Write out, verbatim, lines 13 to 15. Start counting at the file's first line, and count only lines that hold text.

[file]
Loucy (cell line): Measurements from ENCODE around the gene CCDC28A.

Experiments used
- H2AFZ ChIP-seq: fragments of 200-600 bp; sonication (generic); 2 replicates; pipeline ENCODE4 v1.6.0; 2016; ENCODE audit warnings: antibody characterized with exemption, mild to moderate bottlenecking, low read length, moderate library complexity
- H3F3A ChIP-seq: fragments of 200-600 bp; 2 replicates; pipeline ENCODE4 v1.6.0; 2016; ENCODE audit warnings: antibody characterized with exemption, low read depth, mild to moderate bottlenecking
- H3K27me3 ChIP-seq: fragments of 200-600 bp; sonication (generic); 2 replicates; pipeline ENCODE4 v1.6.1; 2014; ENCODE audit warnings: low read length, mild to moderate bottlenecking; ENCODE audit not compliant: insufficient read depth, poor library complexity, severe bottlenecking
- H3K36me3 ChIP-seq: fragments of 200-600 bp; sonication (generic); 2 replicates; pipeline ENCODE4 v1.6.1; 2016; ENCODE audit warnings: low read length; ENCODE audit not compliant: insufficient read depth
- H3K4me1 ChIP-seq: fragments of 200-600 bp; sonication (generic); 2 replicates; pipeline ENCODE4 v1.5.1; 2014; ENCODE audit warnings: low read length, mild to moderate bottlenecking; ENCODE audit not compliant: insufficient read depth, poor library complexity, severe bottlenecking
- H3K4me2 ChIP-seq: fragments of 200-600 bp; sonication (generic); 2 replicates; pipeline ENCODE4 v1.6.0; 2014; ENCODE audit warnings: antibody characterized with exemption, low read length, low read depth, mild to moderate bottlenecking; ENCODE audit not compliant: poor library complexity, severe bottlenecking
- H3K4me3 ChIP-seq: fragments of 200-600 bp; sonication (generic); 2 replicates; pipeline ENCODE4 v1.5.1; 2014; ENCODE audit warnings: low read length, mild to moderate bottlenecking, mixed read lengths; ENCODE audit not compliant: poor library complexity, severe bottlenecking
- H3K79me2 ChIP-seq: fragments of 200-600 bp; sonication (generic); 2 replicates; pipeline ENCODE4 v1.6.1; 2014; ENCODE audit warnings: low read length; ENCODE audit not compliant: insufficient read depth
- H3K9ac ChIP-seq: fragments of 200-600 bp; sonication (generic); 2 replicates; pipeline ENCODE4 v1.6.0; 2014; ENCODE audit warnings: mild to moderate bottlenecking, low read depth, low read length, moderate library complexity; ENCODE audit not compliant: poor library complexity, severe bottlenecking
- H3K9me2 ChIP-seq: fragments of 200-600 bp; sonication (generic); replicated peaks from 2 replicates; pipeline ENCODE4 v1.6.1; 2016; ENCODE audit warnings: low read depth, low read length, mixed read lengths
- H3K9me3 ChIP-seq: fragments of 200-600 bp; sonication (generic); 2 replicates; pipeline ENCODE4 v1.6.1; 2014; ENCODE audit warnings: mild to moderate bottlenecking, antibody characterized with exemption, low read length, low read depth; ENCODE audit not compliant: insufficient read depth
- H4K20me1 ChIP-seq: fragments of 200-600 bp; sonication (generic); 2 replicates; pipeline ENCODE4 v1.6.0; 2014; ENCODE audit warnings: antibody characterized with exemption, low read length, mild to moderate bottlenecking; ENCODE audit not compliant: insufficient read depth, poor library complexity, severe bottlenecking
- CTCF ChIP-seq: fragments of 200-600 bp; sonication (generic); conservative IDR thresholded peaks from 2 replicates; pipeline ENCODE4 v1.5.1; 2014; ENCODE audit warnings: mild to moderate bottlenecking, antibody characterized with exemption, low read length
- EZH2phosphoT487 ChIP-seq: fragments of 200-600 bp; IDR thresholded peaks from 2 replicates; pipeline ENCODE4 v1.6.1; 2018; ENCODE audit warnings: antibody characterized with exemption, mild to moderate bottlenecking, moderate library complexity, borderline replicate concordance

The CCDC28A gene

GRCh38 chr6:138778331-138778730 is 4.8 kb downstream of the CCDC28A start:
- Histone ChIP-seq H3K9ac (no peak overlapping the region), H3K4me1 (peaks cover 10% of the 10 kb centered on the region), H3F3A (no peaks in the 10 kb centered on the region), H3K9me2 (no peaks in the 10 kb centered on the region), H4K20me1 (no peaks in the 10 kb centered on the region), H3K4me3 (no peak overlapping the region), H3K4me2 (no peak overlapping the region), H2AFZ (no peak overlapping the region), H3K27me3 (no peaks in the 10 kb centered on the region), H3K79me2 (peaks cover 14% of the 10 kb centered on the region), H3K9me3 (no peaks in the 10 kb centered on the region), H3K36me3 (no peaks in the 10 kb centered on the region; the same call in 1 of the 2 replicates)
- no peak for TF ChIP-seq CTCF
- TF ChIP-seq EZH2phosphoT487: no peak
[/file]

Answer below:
- H3K9me3 ChIP-seq: fragments of 200-600 bp; sonication (generic); 2 replicates; pipeline ENCODE4 v1.6.1; 2014; ENCODE audit warnings: mild to moderate bottlenecking, antibody characterized with exemption, low read length, low read depth; ENCODE audit not compliant: insufficient read depth
- H4K20me1 ChIP-seq: fragments of 200-600 bp; sonication (generic); 2 replicates; pipeline ENCODE4 v1.6.0; 2014; ENCODE audit warnings: antibody characterized with exemption, low read length, mild to moderate bottlenecking; ENCODE audit not compliant: insufficient read depth, poor library complexity, severe bottlenecking
- CTCF ChIP-seq: fragments of 200-600 bp; sonication (generic); conservative IDR thresholded peaks from 2 replicates; pipeline ENCODE4 v1.5.1; 2014; ENCODE audit warnings: mild to moderate bottlenecking, antibody characterized with exemption, low read length